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On the Capability to Take Care of the World

Individuals should be treated as “agents” who co-decide on the direction of social change. Drawing by seven-year-old Matteo Laruffa.

June 25, 2021

The COVID-19 pandemic has nourished various discussions on the “world after Corona” and the “future we want.” The idea is that the pandemic is not only a tragic consequence of neoliberal capitalism and its inherent overexploitation of nature (e.g., deforestation): the pandemic also offers the opportunity to rethink our society and the ways in which it is organized. However, there is no agreement on the envisioned future. Some push for “inclusive green growth” and a Green Deal promoting “green jobs.” The focus here is on technological innovation to achieve environmental sustainability without changing people’s lifestyle (e.g., consumerism) or capitalist structures (e.g., the power asymmetry between employers and workers). Others instead aspire to a more profound “social-ecological transformation,” where the economy is subordinated to the satisfaction of social and ecological needs rather than profits.

In what follows, I propose a radical interpretation of Amartya Sen and Martha Nussbaum’s “capability approach,” exploring how this could help us to imagine more emancipatory and sustainable futures. Clearly, delineating a valuable future cannot be the exclusive task of sociology (or philosophy): the future needs to be co-constructed in a democratic way, involving citizens’ participation. I argue that the capability approach allows for such a democratic perspective on the “future we want.”

For a radical interpretation of capabilities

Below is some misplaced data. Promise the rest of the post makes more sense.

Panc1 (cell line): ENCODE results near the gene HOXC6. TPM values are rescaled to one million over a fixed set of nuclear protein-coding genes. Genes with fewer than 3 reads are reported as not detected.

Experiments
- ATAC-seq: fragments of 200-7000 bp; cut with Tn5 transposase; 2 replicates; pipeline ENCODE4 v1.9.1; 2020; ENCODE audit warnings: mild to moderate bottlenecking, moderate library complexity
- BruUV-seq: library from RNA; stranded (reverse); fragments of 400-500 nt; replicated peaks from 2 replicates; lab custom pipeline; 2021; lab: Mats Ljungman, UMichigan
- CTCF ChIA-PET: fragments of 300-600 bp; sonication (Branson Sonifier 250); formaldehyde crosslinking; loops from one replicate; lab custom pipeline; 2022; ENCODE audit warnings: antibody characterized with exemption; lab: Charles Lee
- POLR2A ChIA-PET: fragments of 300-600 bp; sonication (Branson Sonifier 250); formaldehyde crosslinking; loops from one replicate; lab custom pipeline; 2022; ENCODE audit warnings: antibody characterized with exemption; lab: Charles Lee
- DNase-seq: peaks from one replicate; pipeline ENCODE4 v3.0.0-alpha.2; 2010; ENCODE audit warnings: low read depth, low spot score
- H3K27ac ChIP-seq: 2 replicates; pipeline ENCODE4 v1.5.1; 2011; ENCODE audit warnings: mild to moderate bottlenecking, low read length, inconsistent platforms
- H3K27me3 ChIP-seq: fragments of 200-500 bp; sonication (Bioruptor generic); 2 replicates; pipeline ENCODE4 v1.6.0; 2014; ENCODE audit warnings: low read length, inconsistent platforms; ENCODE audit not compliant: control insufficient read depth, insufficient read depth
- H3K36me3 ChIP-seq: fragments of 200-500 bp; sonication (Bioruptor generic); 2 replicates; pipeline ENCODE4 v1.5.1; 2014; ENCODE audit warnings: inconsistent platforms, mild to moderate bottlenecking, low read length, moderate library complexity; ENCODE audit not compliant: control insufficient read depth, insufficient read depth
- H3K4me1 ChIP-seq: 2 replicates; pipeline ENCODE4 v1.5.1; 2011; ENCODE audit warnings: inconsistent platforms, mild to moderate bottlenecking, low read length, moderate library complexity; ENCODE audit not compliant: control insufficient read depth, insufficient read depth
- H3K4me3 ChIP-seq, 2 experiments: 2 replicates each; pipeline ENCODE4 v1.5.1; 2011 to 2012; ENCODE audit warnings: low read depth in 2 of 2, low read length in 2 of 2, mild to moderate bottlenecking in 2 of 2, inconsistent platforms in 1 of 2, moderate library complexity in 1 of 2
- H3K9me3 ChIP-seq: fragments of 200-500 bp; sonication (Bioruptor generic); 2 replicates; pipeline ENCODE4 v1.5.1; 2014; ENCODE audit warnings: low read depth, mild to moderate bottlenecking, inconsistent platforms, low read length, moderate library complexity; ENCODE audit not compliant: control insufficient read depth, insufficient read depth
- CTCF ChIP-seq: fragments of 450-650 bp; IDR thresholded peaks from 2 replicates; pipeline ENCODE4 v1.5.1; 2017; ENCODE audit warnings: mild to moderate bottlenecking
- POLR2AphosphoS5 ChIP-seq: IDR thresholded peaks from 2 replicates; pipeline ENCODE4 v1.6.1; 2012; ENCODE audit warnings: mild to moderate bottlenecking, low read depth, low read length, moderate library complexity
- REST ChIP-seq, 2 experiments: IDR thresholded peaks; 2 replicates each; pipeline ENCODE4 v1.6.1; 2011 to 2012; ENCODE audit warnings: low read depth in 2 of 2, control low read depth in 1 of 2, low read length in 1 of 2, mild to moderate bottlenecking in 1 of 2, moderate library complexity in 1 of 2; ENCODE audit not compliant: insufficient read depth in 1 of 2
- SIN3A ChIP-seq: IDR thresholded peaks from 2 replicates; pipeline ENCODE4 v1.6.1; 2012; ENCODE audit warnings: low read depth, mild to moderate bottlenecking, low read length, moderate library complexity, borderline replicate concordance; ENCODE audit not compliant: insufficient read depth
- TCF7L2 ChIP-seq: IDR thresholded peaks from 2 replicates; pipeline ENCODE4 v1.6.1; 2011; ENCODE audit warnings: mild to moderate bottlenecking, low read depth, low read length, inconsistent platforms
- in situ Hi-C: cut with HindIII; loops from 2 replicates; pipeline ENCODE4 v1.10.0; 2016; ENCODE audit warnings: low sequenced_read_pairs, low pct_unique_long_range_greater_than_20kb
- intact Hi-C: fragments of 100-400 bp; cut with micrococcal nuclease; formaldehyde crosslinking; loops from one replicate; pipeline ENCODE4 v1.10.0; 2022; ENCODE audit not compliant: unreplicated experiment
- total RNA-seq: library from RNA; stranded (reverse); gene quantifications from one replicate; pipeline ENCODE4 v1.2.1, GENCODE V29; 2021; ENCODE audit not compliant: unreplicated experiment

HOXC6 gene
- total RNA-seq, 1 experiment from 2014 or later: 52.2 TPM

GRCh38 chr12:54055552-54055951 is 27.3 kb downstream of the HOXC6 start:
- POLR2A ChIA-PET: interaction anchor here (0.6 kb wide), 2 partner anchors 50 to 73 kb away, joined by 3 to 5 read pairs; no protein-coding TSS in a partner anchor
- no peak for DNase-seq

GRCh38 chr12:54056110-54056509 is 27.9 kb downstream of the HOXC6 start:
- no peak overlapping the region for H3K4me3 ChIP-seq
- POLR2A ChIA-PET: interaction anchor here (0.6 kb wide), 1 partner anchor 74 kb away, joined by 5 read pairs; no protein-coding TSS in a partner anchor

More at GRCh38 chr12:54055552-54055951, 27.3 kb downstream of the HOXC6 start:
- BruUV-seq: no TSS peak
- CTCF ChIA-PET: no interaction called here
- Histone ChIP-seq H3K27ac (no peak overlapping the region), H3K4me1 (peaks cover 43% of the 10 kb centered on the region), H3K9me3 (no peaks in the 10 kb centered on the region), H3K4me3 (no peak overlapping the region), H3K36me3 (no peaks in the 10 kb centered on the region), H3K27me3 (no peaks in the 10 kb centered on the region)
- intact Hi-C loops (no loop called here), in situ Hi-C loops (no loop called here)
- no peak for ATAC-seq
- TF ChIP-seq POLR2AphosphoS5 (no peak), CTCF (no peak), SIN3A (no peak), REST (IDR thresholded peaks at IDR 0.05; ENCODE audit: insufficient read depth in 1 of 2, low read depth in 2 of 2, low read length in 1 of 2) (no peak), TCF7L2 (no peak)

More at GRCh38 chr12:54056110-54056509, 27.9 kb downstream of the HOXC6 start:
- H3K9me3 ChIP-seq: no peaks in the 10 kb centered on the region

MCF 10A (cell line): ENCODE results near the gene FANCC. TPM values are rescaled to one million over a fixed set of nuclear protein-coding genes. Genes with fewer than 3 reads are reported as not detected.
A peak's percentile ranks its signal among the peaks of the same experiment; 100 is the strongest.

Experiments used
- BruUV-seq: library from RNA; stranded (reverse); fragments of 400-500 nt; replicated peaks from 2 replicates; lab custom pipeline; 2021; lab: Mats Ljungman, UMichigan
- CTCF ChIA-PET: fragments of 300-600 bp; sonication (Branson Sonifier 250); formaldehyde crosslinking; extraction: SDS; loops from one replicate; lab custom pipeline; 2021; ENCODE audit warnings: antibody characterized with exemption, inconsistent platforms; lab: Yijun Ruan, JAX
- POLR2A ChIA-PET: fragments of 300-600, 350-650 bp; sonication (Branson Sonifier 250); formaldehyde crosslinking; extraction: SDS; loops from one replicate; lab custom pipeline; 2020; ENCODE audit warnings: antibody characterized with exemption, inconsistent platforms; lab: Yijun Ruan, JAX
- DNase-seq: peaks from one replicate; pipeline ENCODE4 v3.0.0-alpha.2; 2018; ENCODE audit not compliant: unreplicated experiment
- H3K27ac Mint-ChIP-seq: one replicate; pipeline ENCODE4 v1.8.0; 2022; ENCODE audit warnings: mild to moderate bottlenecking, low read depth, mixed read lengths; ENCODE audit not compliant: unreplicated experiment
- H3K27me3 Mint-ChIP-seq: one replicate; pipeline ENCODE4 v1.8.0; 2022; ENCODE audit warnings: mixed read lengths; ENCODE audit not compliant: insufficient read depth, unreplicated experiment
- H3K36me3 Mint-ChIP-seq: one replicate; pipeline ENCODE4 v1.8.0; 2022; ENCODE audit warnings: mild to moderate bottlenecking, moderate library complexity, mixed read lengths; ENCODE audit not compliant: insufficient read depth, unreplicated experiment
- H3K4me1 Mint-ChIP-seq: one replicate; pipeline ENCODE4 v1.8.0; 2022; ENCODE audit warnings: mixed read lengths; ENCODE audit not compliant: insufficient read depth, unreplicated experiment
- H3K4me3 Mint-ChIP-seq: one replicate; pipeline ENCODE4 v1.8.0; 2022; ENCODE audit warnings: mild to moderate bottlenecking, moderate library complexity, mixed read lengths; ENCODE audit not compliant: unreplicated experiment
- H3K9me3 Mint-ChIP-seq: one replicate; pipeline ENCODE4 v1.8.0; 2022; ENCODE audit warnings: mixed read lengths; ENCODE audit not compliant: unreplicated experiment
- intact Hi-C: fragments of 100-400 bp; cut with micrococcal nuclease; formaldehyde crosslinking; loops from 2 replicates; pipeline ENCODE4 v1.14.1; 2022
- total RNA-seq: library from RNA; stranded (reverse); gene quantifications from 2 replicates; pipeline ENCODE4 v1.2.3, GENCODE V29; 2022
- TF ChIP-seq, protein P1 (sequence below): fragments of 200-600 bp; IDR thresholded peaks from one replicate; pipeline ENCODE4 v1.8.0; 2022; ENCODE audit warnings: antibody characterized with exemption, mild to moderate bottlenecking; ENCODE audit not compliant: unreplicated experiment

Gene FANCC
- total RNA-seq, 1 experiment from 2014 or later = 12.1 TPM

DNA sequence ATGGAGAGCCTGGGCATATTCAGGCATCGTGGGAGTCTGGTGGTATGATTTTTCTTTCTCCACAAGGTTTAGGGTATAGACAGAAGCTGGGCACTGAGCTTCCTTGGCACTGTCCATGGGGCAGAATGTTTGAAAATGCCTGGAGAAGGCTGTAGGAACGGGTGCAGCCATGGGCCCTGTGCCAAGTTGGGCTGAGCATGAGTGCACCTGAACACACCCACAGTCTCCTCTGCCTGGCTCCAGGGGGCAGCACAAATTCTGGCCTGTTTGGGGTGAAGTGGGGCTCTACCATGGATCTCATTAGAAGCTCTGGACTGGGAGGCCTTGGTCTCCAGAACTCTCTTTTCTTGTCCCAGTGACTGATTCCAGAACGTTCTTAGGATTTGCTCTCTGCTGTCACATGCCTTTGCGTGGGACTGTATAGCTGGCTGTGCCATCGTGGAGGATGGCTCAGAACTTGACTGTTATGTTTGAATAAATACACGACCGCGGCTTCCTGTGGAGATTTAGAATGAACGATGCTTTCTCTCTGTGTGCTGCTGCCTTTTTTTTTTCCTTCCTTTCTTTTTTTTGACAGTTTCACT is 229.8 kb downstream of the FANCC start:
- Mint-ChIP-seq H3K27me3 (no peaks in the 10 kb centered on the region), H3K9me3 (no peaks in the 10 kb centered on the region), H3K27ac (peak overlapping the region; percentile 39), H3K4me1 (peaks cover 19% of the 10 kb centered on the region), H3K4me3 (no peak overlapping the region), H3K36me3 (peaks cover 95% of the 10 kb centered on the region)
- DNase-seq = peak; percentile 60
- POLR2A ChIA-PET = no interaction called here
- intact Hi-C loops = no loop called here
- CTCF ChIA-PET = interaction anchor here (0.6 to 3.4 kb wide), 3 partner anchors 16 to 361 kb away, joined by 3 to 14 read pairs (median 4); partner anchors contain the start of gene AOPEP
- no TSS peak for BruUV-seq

The capability approach suggests that public action should focus on promoting people’s capabilities, i.e., their real freedom to lead a life they have reason to value. In this perspective, societal progress is not equated with economic growth but with the removal of obstacles to human flourishing: public policies should expand individuals’ freedom to achieve valuable “beings” and “doings,” i.e., to pursue their reasoned conception of the “good life.” This focus compels us to reflect in terms of final ends, debating what is intrinsically important. The capability approach also assigns a key role to democracy. Democratic participation has not only an instrumental function (allowing citizens to make their voice heard so that public action better reflects their interests) but also a constructive role, shaping societal priorities and – since conceptions of the good life change during deliberative processes – even individuals’ values.

On this basis, I contend that the capability approach can be framed in a more radical way than the one dominating policy circles. Indeed, the link between capabilities and economic growth could be questioned more deeply. The dominant interpretation of the capability approach highlights that growth is not an end in itself but only a means for achieving valuable ends. Yet, given its disastrous consequences on the environment and its poor impact on human well-being, economic growth does not even represent a suitable means and public action should abandon this goal altogether. In many cases the economy grows through human suffering and environmental disaster: from an earthquake becoming an engine of economic growth in the construction industry to production-generated pollution triggering various diseases. Even what seems prima facie positive is actually disappointing. Opulence, for example, encourages an acquisitive-materialistic and competitive-individualistic vision of the good life, which ultimately undermines well-being. Thus, the Western lifestyle is not only unsustainable: the desirability of this growth-based model of “development” is questionable in itself from a well-being perspective.